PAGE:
What’s the difference between LeBron James and a rec league player who, after a full day of work, goes 4-for-8 from the field, collects a few offensive boards, dishes six assists and then rushes home to unleash that same kind of energy to play with his kids?
That’s the thinking behind Dove Men+Care’s “Sponsored by SPORTCARE” campaign, a forward-thinking effort to celebrate the everyday men who take physical and mental healthcare seriously so they can go above and beyond for their families and communities.
An added bonus? The three men selected to be the faces of the campaign just happen to share names with some of the biggest professional athletes around.
Beyond The Name
Let’s start with Chris Paul. No, not the Oklahoma City Thunder’s star guard, but the Marine Corps veteran, realtor and fitness fanatic from San Diego. Like any other pro athlete, Paul makes sacrifices, getting up at 5:00am each day to hit the gym or go for a hike so he can “show up better” for the people around him.
Paul has two daughters from his first marriage, and then remarried a woman with four daughters.
“We’ve got an all-girl Brady Bunch,” he said. “Then we were blessed with a son to round out our team. So, we have seven kids who range from three to 19 years old.”
Then there’s Sean Williams, the volunteer firefighter and father of three from Farmingville, NY. Williams founded The Dad Gang in 2016, which is a movement to shatter negative stereotypes surrounding black fathers. The community, which has more than 55,000 followers on Instagram, organizes socially impactful events centered around celebrating active fathers and their children.
“I used to get a lot of compliments as a young black dad that made me feel like it was out-of-the-ordinary to be so caring and involved with my kids,” Williams explained. “So, I wanted to start something that would put black dads in a positive light.”
Whether it’s a pushup event, or “Strolling with the Homies” — a light jog with strollers to a local park — fathers and their children are all in.
“We had 100 dads for our stroller event, and there are meetups happening nationwide,” Williams said. “I think as a father, you have to be able to keep up with your kids, physically. So, scheduling time for self care and workouts is just as important as making it home and playing with your kids.”
Finally, there’s New Yorker Alvin Suarez, a Jack-of-all-trades adaptive baseball player, goalball athlete, musician, repair technician for a telecommunications company and single father of twin daughters.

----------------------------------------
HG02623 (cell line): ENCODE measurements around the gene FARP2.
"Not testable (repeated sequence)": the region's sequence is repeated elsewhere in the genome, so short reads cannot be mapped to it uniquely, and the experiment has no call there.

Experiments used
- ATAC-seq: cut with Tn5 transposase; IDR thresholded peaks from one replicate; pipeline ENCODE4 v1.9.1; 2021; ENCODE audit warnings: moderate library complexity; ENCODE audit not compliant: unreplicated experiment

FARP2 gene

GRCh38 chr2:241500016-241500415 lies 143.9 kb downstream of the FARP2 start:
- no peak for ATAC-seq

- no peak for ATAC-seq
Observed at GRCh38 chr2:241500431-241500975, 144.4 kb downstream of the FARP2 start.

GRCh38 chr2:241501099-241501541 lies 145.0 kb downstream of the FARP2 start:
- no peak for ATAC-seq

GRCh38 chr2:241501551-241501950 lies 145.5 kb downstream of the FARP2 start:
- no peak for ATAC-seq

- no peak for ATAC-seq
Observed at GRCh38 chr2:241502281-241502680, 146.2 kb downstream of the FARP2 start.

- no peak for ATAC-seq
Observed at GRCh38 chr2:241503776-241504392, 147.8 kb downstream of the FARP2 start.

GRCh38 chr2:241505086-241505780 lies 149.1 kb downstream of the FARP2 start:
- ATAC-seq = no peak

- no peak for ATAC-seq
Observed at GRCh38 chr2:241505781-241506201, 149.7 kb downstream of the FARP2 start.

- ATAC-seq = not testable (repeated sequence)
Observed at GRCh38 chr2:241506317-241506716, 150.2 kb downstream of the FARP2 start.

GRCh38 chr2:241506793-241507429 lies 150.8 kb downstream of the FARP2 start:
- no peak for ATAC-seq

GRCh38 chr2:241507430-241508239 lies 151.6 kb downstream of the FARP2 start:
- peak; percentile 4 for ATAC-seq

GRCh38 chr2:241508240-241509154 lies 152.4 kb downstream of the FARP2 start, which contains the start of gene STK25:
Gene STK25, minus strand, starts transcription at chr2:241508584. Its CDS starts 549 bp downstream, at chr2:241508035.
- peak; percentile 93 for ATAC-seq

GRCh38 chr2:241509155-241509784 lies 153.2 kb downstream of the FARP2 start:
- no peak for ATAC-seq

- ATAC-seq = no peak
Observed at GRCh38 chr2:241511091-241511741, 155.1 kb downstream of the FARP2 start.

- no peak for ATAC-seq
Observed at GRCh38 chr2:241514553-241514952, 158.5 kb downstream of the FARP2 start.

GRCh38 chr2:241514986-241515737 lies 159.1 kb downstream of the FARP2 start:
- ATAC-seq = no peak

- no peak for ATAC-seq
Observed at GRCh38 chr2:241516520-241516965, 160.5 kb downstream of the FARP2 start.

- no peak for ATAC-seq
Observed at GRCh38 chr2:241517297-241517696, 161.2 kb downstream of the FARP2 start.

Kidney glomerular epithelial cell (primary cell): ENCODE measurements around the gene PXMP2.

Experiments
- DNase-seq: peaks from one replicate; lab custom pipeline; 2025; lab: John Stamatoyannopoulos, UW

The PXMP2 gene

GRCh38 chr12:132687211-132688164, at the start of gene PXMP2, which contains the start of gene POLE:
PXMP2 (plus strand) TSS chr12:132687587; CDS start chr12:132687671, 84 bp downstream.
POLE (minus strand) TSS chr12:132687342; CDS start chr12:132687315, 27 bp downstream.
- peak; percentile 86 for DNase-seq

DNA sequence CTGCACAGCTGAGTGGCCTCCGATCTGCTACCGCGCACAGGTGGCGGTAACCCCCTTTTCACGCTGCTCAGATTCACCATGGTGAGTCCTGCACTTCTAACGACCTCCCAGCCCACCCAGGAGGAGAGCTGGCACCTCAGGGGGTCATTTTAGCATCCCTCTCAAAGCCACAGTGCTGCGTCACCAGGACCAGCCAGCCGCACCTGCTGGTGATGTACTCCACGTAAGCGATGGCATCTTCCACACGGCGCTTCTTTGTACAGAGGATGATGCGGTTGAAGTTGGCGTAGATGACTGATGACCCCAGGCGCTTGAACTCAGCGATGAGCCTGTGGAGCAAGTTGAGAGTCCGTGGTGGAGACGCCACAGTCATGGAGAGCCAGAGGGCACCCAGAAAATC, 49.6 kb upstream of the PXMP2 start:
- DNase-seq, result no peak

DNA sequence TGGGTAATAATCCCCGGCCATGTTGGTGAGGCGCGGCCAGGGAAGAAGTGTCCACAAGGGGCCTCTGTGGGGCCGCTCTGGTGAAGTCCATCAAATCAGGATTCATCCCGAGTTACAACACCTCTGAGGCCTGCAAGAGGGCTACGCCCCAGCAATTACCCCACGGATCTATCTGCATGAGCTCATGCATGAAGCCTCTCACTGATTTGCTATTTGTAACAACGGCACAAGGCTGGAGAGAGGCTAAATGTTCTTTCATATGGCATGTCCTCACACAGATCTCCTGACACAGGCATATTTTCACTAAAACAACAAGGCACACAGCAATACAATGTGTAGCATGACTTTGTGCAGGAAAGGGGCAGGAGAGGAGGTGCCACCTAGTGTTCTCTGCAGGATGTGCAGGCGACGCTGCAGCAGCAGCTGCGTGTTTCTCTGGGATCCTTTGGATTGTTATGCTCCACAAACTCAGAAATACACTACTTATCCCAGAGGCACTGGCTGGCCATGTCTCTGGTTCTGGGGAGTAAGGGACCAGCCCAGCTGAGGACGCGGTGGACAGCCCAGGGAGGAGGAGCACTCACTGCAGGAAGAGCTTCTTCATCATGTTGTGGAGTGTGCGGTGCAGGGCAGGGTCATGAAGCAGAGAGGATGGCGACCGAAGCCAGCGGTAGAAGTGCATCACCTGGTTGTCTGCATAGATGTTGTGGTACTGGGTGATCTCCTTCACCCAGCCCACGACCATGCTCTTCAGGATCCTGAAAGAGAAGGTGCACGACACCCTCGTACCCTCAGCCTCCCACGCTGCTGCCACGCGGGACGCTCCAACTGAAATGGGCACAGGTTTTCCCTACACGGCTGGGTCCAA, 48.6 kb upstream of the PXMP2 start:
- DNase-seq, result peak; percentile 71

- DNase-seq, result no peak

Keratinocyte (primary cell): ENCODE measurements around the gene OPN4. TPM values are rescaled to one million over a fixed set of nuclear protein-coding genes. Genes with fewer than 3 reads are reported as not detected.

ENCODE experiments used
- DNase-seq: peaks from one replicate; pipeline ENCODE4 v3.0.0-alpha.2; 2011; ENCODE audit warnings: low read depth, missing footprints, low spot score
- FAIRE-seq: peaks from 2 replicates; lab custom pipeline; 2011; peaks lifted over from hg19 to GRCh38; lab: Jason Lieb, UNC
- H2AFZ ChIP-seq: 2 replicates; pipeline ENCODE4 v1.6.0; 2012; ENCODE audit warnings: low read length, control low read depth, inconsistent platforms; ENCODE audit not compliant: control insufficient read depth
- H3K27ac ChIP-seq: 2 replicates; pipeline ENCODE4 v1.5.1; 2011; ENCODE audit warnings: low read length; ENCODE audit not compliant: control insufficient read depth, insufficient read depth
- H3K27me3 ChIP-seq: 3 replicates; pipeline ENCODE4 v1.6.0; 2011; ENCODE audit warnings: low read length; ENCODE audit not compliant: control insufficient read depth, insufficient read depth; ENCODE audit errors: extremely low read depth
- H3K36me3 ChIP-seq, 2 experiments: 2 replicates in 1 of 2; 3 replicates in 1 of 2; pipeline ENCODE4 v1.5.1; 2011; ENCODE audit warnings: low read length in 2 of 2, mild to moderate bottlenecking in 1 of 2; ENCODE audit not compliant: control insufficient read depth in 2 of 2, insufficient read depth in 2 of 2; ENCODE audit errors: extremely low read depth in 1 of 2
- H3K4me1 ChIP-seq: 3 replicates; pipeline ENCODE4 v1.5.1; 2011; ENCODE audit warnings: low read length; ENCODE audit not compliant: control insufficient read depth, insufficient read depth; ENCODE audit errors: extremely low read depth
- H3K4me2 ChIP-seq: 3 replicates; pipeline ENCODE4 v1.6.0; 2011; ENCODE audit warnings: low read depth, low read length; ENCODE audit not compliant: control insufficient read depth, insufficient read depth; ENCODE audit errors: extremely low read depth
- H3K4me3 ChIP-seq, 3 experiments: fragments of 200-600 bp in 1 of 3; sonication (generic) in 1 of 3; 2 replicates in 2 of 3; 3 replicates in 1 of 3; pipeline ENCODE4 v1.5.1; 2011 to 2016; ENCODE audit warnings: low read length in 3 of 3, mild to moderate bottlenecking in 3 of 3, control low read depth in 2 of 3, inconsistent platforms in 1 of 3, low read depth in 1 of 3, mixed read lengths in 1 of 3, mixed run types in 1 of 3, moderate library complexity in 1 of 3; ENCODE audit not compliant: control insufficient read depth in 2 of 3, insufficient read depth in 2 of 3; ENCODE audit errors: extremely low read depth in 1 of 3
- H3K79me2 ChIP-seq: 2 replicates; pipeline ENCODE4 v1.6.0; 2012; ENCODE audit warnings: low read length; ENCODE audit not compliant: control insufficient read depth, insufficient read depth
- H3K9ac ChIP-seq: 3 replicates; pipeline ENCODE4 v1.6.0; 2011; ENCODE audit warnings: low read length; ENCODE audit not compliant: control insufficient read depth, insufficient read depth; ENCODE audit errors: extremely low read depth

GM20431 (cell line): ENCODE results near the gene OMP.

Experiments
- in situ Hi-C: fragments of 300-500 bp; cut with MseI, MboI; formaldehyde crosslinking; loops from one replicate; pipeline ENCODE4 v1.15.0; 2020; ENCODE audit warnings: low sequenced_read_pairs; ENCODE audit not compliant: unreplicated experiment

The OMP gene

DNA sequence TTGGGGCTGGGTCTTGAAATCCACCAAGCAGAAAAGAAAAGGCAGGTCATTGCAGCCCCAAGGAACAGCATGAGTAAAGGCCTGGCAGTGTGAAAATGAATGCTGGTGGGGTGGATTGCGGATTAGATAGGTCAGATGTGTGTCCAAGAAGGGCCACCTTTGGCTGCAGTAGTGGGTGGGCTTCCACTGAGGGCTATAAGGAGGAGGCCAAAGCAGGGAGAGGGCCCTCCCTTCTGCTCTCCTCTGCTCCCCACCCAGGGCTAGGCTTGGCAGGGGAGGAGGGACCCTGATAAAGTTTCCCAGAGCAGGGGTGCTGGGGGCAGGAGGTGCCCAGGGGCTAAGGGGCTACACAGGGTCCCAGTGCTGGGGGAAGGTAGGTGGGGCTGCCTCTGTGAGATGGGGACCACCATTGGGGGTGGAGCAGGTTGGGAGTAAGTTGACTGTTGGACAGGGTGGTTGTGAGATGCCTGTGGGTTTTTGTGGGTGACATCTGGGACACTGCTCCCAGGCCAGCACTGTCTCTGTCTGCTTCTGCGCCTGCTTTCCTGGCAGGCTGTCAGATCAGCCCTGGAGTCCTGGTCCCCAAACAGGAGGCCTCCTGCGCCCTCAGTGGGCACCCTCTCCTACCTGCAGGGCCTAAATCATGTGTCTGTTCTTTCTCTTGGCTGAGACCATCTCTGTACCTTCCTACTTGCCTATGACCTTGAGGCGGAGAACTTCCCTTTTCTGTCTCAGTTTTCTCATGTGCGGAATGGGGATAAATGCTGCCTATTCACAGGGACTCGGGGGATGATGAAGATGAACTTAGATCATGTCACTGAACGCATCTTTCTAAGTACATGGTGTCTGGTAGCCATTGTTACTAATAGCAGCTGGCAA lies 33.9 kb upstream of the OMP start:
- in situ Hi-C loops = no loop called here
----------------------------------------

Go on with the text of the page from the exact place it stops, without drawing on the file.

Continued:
Born premature, Suarez gradually lost function of the rods and cones in his eyes, and today, can only identify light in his field of vision.
“Because I’m a visually-impaired athlete, I was always considered a liability growing up when I tried out for teams,” he said. “Physical education programs didn’t want me to play anywhere. But, I never gave up.”
Today, he excels in goalball, the most popular sport among the visually impaired community.
“A lot of us joke that it’s reverse dodgeball,” he said. “You’re on a court, with three players on each side, and you have a three-pound ball that has bells on the inside. You’re supposed to throw the ball — bounce it or roll it — as hard as possible past the other team and into their goal.”
In addition to his commitment to goalball, he’s also a drummer for the Latin band, Los Ciegos Del Barrio.
“It means ‘the blind boys from the neighborhood’ because the entire band is legally blind. We’ve been around for 22 years and released a few records and singles,” he said.
Whether he’s throwing a goalball at close to 40MPH, or hammering away on a drum set, Suarez stays active for a reason beyond himself.
“I do it for my 12 year old daughters, so they can have a father around for most of their lives,” he said.
‘Top Plays’ Everyday
You don’t have to put ‘Paul,’ ‘Williams’ and ‘Suarez’ on the back of a jersey to see that these guys are so much more than weekend warriors. That’s why ESPN anchor Kevin Negandhi was thrilled to break the news on these athletes signing with Dove Men+Care.
“The only time I talk about everyday athletes is when we do our Top 10 list at the end of the month,” Negandhi said, referring to the SportsCenter segment. “What these guys have is no different from anyone in professional sports. They understand commitment. They know that they get back whatever they put in.”
They may not have kids lining up for their autographs, but they’re doing something much bigger.
“They’re breaking a stereotype that you need to be a certain type of athlete to be celebrated,” Negandhi said. “To me, these guys are every bit the sports heroes we need.”
Look no further than their proverbial highlight reels.